Stratum V (Umayyad period). Two walls (W15, W16) built of large limestone ashlars and preserved a single course high, were exposed. Wall 16 was oriented east–west and continued westward beyond the limits of the excavation area. Wall 15, aligned north–south, was perpendicular to Wall 16. The walls were founded on a thin layer of soil that contained potsherds from the Byzantine and Umayyad periods, overlying the bedrock. A tamped chalk floor (L126) was noted to the west of W16. The floor was founded on a thin deposit containing potsherds from the Roman, Byzantine and Umayyad periods, overlying the bedrock. Destruction layers of soil, small stones and potsherds from the Umayyad and Abbasid periods accumulated above the floor; Stratum IV was founded on top of these layers. It seems that W15 was the outer northern wall of a building and W16 was a partition between two rooms that were only partially exposed.
Stratum IV(Abbasid period). Parts of two rooms (A, B) of a residential structure were exposed. The building was founded on the remains of the destruction layers from Stratum V. Two perpendicular walls (W10, W14) of Room A were excavated. Room B (width c. 3 m) was rectangular and three of its walls (W10, W17, W18) were exposed. Wall 10 was a partition wall between the two rooms. The walls of both rooms were built of large limestone ashlars. The floors of the two rooms (L107, L117) were composed of crushed chalk, small stones and potsherds from the Abbasid period. Layers of debris accumulated on the floors, including stone collapse and potsherds from the Abbasid and Crusader periods.
Stratum III (Crusader period). The structure from Stratum IV was renovated, partition walls were added to it and its floor levels were raised. The building, including three rooms (C, E, F) and two courtyards (D, G), was partially exposed. Room A of Stratum IV was divided into Room C and Courtyard D. Room C was rectangular (2.5×3.0 m) and its walls (W10, W13) were built of limestone ashlars. The floor of the room (L106) was composed of crushed chalk, small stones and tamped potsherds from the Crusader period. No changes were made to the walls of Room E (Room B of Stratum IV). The room’s floor (L111), composed of crushed limestone and small stones, was founded on a layer of fill that covered Floor 107 of Stratum IV. An accumulation of light brown soil, small stones and potsherds from the Abbasid and Crusader periods was exposed on the floor. Room F was square (c. 1.5×1.5 m) and its walls (W17, W19) were built of limestone ashlars. Courtyard D was rectangular (c. 1.5×3.0 m) and its floor (L104) consisted of crushed limestone, small stones and tamped potsherds from the Crusader period. A circular tabun (diam. 0.6 m; Fig. 3) was exposed in its eastern corner. Courtyard G was square (2×2 m) and a circular tabun (diam. 0.6 m; Fig. 4) was built in its corner.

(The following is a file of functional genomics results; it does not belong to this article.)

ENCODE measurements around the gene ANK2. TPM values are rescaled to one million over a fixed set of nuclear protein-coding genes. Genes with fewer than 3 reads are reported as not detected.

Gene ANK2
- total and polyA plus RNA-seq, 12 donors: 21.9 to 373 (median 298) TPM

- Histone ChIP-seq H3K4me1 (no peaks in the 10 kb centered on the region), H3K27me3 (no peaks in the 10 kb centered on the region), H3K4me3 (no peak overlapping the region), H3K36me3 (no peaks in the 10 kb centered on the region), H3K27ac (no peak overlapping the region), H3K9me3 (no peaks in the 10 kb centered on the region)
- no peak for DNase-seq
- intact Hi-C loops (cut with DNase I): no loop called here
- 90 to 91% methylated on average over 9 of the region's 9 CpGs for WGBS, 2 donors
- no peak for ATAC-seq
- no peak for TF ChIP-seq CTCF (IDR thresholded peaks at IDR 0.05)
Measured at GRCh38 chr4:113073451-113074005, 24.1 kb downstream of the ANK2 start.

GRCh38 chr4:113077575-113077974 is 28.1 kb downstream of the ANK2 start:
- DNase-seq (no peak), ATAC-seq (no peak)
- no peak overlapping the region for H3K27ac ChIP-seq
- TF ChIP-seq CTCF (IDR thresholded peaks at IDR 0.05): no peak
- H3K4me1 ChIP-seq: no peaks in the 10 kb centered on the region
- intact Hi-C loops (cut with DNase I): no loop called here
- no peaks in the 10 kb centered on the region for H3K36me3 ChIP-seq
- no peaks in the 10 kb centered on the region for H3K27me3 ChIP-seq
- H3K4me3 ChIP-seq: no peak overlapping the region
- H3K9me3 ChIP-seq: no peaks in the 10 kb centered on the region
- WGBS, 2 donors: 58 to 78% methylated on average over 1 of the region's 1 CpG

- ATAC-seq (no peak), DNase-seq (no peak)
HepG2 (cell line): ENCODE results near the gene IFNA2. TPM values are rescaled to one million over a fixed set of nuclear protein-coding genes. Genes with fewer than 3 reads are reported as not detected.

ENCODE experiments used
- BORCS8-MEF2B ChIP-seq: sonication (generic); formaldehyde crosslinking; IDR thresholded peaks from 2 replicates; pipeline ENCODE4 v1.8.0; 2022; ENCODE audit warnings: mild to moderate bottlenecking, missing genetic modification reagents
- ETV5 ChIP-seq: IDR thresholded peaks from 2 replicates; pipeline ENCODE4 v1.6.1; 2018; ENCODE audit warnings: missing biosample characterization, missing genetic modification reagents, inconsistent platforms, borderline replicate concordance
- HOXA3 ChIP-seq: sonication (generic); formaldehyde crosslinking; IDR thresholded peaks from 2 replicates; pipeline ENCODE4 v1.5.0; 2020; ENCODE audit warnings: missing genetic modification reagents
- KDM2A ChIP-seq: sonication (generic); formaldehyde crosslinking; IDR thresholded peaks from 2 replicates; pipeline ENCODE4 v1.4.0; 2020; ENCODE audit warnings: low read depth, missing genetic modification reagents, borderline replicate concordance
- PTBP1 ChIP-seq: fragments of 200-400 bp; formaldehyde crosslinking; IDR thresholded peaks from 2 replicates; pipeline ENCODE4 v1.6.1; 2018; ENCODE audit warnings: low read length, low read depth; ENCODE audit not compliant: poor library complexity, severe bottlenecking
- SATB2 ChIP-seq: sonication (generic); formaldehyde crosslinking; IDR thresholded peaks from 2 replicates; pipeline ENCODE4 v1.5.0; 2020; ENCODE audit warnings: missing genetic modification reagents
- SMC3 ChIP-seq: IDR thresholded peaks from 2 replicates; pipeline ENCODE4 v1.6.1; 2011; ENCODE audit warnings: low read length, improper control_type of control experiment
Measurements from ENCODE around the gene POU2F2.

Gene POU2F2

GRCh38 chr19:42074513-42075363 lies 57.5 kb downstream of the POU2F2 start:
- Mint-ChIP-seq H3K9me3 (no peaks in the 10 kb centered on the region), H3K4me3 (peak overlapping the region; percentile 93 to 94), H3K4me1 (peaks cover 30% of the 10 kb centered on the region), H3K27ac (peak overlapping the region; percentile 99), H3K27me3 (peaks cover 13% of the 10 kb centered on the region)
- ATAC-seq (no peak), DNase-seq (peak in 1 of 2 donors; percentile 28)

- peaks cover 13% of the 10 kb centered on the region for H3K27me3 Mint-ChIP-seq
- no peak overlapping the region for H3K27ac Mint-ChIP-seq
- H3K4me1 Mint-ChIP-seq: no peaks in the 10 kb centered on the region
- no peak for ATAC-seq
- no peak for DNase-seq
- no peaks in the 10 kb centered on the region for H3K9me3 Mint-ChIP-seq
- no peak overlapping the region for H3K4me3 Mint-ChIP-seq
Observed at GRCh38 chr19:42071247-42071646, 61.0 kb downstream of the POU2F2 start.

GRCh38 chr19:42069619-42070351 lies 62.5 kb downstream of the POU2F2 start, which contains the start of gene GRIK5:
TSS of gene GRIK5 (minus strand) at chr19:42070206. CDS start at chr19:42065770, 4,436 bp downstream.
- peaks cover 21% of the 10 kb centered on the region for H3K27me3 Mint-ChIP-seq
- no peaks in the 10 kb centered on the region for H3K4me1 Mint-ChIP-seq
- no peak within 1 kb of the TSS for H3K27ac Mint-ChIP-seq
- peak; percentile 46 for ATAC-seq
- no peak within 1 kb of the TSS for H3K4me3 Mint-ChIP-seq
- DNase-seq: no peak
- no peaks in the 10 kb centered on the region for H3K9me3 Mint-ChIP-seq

Stratum II (Mamluk period). The Crusader period building was blocked with layers of debris and ash (Fig. 5) and two walls (W11, W12) were built on its western side. It seems that the two walls belonged to the same architectural unit (H). The walls, preserved a single course high, were built of limestone ashlars and were founded on Floor 106 of Room C from Stratum III. The floor of Unit H (L105) consisted of tamped soil mixed with a small amount of crushed chalk and was founded on a soil deposit. A layer of gray soil containing small stones and potsherds from the Crusader and Mamluk periods had accumulated on the floor.
Stratum I (Ottoman period). Unit H of Stratum II was covered with layers of debris and ash. A round cesspit that severed the previous layers down to the floor of the Abbasid period was excavated (Fig. 6). Only the outer northern side of the cesspit was exposed. It was lined with fieldstones and its opening was square (0.45×0.45 m). The cesspit’s opening was surrounded by a floor of limestone, founded on a layer of debris that contained potsherds from the Mamluk period. The remains from the Ottoman period were c. 1.5 m higher than the building remains from the Crusader period.